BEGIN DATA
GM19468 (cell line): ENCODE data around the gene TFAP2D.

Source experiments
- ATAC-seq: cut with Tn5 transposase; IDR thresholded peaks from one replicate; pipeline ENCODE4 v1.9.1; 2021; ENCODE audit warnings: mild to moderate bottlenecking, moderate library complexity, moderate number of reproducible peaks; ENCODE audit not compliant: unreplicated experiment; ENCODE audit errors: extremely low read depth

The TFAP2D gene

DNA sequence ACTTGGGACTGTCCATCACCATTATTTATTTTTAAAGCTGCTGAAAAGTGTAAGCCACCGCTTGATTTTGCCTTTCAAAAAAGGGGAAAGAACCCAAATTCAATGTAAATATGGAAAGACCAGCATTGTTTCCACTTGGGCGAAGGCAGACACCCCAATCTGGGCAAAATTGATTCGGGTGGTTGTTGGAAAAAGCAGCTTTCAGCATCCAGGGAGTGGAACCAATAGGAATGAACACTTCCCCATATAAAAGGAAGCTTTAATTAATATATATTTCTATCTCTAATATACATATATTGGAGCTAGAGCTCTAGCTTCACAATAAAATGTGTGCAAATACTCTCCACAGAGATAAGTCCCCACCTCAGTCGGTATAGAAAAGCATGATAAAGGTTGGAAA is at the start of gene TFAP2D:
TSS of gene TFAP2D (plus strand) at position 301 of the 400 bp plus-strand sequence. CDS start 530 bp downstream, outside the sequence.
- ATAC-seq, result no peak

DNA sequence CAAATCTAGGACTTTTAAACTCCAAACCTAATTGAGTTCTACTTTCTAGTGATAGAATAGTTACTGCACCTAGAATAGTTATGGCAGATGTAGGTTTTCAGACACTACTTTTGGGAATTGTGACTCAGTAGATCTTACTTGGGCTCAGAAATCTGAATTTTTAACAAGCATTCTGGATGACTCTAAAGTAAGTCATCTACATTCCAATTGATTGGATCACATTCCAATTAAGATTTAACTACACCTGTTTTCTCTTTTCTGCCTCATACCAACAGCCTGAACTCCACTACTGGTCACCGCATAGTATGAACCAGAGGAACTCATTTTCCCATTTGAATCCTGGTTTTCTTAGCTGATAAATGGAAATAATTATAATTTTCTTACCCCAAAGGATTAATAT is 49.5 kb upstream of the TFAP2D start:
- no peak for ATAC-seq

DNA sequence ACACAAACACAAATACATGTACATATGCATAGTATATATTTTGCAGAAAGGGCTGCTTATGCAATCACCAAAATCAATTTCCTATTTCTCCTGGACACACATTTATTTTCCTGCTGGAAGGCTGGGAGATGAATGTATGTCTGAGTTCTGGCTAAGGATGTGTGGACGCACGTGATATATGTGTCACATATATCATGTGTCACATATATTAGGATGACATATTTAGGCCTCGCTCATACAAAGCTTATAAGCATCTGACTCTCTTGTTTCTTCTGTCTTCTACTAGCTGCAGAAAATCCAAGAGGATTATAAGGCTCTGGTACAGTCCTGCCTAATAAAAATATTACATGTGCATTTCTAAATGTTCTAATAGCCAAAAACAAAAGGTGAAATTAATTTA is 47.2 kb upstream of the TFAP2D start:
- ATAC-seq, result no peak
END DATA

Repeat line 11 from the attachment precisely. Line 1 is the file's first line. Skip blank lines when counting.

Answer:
- ATAC-seq, result no peak